The clearest indication that the crank sensor on your Ford 3.0L or 3.8L car, mini-van or pick up has failed, is a Cranks but Does Not Start Condition.
Since so many things can cause a no start problem, it's always a good idea to tests the components suspected of causing the no start first before replacing them. In this article, I'll show you how to test the crank sensor with a multimeter in Volts AC mode.
Contents of this tutorial:
Important Tips And Suggestions
TIP 1: The crank sensor is located right behind the crankshaft pulley, since the crank sensor's reluctor wheel is behind (and part of) the crank pulley.
TIP 2: Since this is an On Car test of the crank sensor, you'll need to crank the engine to test it. For this reason, the battery on your Ford vehicle must be fully charged.
TIP 3: You'll need to jack up the vehicle to gain access to the crank sensor. Use a jack stand to hold the car up in the air. Do not trust the jack! Wear safety glasses to protect your eyes from falling debris. Think safety all of the time (your safety is your responsibility)
TIP 4: When the crank sensor goes bad, you'll get a no-spark no-start condition. So, if you're getting spark, even if in just one cylinder, the crank sensor is good and this test will not help you.
Symptoms Of A Bad Ford Crank Sensor
When the crank sensor goes bad on your Ford 3.0L or 3.8L vehicle, the very first symptoms you'll see is a 'no-start no-spark' condition affecting your car.
Here are some more specific symptoms of a bad crank sensor:
- Your 3.0L or 3.8L car (pick up, mini-van) will 'crank but not start'.
- So if your car starts, the crank sensor is working.
- The PCM (Powertrain Control Module= Fuel Injection Computer) will not pulse any of the 6 fuel injectors.
- You can easily verify this with a Noid light test. If the Noid light flashes On and Off, the crank sensor is OK.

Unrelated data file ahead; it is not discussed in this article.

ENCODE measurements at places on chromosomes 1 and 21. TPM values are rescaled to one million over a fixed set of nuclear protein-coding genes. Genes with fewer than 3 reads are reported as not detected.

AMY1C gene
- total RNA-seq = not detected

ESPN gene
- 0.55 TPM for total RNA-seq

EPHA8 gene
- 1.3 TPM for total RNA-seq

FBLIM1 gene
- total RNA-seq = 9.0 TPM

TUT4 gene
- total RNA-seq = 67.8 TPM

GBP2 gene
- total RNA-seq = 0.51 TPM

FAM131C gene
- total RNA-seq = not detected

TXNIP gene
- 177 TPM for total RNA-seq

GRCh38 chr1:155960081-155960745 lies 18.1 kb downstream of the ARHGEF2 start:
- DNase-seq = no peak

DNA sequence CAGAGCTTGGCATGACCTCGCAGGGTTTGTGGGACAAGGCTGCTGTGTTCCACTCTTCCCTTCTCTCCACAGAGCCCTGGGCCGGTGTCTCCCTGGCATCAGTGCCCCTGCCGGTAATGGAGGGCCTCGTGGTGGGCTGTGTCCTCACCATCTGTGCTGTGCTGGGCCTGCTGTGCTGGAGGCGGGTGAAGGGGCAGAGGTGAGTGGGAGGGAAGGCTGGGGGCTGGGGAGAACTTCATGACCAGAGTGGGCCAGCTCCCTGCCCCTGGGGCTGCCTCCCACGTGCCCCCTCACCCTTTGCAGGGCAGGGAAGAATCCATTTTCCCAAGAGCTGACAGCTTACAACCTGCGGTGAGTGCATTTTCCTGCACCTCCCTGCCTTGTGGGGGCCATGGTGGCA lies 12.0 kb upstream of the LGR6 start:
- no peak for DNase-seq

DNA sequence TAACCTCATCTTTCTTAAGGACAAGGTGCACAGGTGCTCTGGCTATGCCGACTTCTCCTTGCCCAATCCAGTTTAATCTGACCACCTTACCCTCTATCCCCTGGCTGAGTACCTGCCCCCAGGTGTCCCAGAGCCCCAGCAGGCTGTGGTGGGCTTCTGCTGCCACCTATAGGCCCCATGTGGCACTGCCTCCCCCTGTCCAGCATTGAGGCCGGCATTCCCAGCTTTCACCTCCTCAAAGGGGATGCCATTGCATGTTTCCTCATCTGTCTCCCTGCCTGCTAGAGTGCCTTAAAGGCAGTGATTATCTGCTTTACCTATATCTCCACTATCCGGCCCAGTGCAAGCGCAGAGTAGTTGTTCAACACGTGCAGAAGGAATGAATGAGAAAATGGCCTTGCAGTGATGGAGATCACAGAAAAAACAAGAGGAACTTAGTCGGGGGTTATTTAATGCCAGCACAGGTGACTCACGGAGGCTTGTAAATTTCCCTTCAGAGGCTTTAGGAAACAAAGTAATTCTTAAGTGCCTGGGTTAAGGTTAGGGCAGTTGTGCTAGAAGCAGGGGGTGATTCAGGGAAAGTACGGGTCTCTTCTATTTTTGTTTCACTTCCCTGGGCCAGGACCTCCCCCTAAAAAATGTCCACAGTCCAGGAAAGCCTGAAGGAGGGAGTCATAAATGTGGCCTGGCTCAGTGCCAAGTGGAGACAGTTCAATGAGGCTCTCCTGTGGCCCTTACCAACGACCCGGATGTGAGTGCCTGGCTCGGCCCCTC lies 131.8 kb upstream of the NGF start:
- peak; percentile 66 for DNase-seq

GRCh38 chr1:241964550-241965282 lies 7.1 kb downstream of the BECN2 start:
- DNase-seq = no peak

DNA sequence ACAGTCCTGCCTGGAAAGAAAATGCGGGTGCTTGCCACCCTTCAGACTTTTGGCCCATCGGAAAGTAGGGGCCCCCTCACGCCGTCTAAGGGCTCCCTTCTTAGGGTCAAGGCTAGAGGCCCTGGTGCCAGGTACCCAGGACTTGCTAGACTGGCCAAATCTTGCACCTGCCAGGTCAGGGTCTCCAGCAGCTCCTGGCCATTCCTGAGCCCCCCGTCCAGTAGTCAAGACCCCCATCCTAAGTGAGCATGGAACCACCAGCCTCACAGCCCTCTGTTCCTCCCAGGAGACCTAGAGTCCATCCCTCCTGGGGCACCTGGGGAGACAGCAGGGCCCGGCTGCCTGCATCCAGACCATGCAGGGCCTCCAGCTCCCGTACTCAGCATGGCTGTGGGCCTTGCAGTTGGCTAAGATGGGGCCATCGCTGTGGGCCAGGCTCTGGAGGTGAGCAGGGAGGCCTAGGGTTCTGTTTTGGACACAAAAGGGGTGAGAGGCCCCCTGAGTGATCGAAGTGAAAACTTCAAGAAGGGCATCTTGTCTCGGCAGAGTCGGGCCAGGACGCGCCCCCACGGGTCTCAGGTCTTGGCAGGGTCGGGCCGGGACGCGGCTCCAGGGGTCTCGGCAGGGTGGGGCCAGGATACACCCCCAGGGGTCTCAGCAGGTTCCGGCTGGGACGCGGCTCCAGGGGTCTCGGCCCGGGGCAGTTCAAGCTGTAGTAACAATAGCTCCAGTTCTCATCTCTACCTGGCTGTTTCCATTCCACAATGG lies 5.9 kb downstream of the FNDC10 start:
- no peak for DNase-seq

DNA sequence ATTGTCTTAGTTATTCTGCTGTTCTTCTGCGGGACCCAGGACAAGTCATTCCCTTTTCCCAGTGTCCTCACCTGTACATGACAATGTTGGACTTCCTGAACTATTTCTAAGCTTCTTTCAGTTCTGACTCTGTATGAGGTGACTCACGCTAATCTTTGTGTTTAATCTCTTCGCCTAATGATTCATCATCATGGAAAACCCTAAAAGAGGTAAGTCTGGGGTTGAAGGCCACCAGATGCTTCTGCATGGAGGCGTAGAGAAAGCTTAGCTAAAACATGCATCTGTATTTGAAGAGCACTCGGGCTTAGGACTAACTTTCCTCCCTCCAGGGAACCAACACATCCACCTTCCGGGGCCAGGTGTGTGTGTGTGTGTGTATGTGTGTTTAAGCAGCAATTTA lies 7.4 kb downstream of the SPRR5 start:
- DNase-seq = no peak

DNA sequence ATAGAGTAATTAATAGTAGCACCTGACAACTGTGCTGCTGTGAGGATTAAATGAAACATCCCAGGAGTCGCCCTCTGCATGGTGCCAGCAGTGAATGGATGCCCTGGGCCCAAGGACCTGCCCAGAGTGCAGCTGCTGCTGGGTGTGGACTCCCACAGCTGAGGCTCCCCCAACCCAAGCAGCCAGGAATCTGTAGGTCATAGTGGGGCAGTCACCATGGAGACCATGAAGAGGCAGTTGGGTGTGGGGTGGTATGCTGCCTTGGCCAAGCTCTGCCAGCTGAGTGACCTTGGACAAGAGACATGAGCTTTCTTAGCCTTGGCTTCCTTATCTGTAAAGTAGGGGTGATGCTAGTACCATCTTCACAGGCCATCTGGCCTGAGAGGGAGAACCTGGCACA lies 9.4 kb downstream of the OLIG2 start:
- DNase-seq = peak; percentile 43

- No spark coming out of any of the 6 spark plug wires.
- You can check this with a simple spark test and if you've got spark, the crank sensor is OK and doing its job.
- The coil pack will not get any switching signals from the PCM (Powertrain Control Module = Fuel Injection Computer).
- Sometimes (but usually never), the PCM will set a diagnostic trouble code to indicate a problem with the crank sensor:
- P0320: Erratic Profile Ignition Pickup (PIP) pulses.
How Does The Crank Sensor Work
The crank sensor on your 3.0L, 3.8L Ford car or mini-van is a two wire reluctor type. Ford labels this sensor as a magnetic transducer type.
In plain English, this means that this type of crank sensor creates its own voltage signal without an external power source. Here are some more specifics:
- As the engine starts to crank, the trigger wheel mounted on behind the front crankshaft pulley starts to rotate.
- The trigger wheel has a total of 35 teeth spaced 10 degrees apart, with one empty space for a missing tooth.
- As this trigger wheel's teeth pass under the crank sensor, they induce the crank sensor to create an A/C voltage that the PCM uses to activate the ignition coil pack and the fuel injectors.
- The primary indicator of the crankshaft speed and piston Position is the missing teeth on the trigger wheel.
- The PCM then uses this info to activate:
- The ignition coil pack.
- Fuel injectors.
- The PCM also uses the crank sensor signal to activate the tachometer on your instrument cluster (if equipped).
Bottom line is that if the crank sensor fails in your Ford vehicle, it's not going to start due to a lack of spark and fuel.